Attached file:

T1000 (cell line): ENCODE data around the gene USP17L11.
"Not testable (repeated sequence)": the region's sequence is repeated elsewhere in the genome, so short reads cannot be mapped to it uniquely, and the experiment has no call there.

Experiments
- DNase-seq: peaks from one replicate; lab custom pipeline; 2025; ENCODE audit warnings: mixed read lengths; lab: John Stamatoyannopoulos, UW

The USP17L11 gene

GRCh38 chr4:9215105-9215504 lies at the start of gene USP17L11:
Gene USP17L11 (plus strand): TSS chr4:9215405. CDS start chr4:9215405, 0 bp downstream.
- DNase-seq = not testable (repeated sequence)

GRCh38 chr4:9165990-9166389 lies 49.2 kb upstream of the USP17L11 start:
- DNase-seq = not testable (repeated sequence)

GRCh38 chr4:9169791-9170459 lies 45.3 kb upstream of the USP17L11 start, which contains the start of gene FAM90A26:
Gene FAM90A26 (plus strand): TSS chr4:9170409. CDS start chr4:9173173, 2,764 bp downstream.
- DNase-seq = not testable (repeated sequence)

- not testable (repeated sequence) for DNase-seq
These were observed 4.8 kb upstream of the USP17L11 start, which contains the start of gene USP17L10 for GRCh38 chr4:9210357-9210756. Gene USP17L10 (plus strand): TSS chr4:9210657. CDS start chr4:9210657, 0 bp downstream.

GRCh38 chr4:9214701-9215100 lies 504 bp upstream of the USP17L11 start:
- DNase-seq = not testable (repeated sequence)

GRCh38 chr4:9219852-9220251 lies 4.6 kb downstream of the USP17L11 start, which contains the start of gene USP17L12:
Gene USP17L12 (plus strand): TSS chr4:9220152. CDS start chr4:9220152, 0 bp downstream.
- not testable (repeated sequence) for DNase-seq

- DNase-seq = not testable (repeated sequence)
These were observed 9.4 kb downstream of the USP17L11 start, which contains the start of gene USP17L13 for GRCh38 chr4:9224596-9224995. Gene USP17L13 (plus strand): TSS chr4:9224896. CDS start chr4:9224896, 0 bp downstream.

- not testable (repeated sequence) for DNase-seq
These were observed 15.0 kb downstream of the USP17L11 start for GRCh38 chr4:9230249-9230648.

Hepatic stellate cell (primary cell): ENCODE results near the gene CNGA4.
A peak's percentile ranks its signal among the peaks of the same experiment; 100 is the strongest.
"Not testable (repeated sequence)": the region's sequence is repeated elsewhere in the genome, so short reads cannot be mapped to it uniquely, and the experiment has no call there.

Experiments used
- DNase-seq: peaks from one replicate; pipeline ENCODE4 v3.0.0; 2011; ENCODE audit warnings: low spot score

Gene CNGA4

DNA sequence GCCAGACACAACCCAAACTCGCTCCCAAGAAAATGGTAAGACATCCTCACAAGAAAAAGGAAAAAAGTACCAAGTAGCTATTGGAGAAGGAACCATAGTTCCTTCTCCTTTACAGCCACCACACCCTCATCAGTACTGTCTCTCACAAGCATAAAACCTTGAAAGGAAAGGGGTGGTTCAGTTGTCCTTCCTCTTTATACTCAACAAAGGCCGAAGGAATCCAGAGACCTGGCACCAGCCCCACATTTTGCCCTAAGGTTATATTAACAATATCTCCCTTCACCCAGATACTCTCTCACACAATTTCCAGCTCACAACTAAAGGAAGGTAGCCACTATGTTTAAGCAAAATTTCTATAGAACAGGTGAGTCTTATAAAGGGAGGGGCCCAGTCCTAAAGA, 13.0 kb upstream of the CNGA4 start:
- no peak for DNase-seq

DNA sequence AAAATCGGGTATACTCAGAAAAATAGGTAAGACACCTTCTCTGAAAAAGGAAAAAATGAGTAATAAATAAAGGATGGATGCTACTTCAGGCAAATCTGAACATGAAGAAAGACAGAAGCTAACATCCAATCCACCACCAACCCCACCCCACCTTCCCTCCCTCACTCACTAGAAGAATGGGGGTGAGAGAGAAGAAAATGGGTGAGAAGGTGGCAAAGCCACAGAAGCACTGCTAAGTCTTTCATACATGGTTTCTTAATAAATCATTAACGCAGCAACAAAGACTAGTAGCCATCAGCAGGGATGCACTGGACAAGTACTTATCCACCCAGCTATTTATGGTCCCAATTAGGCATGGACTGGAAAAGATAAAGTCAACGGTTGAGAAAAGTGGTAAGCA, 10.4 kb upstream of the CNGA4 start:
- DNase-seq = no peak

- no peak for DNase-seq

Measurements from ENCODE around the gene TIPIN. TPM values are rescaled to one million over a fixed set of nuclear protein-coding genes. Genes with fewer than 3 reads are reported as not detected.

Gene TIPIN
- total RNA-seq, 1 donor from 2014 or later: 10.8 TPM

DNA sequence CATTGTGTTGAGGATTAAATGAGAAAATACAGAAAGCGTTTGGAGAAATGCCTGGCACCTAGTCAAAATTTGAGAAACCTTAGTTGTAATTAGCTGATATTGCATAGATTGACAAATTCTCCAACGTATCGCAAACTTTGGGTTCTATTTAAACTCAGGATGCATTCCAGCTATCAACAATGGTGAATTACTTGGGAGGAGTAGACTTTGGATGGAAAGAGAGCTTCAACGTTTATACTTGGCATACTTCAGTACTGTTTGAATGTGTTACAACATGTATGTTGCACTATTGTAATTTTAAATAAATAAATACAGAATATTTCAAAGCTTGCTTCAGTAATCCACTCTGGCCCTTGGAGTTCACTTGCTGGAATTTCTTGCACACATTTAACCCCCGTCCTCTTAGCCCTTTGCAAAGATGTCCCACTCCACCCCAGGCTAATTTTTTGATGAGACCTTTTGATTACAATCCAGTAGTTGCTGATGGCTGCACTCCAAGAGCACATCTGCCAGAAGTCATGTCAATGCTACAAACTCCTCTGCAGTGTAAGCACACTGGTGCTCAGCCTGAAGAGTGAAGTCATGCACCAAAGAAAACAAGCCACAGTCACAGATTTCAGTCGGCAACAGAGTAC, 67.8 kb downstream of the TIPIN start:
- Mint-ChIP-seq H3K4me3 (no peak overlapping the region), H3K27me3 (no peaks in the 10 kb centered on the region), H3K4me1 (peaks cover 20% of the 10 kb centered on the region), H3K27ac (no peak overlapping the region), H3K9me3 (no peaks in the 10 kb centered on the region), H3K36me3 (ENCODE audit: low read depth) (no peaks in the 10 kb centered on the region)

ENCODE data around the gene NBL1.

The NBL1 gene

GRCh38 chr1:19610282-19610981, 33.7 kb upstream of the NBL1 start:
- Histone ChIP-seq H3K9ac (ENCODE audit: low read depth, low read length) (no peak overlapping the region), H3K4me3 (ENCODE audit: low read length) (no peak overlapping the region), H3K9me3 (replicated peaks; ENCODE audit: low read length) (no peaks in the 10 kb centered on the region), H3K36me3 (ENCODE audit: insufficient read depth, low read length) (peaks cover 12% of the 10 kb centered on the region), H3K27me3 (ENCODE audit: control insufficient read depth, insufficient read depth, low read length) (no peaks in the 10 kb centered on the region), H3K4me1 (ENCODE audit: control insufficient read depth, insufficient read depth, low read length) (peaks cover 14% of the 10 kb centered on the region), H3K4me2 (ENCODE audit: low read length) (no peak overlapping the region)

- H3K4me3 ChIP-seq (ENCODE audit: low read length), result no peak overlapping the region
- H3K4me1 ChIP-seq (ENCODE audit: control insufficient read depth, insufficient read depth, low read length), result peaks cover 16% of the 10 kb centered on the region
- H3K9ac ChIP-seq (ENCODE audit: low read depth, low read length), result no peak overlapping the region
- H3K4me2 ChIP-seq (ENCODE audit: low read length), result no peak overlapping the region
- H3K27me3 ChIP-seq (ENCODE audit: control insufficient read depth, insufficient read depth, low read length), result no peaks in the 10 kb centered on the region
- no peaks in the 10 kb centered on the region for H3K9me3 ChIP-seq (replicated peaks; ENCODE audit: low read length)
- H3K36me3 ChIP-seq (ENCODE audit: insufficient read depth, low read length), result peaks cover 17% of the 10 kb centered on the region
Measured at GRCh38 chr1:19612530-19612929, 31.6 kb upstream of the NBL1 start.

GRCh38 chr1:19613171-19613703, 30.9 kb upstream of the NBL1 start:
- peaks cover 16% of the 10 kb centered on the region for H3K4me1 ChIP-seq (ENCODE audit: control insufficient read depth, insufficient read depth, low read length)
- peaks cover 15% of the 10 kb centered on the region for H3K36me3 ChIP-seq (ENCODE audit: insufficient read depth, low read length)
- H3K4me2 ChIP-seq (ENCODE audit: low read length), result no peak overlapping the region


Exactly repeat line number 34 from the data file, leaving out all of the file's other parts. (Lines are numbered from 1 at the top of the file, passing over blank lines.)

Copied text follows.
- DNase-seq = no peak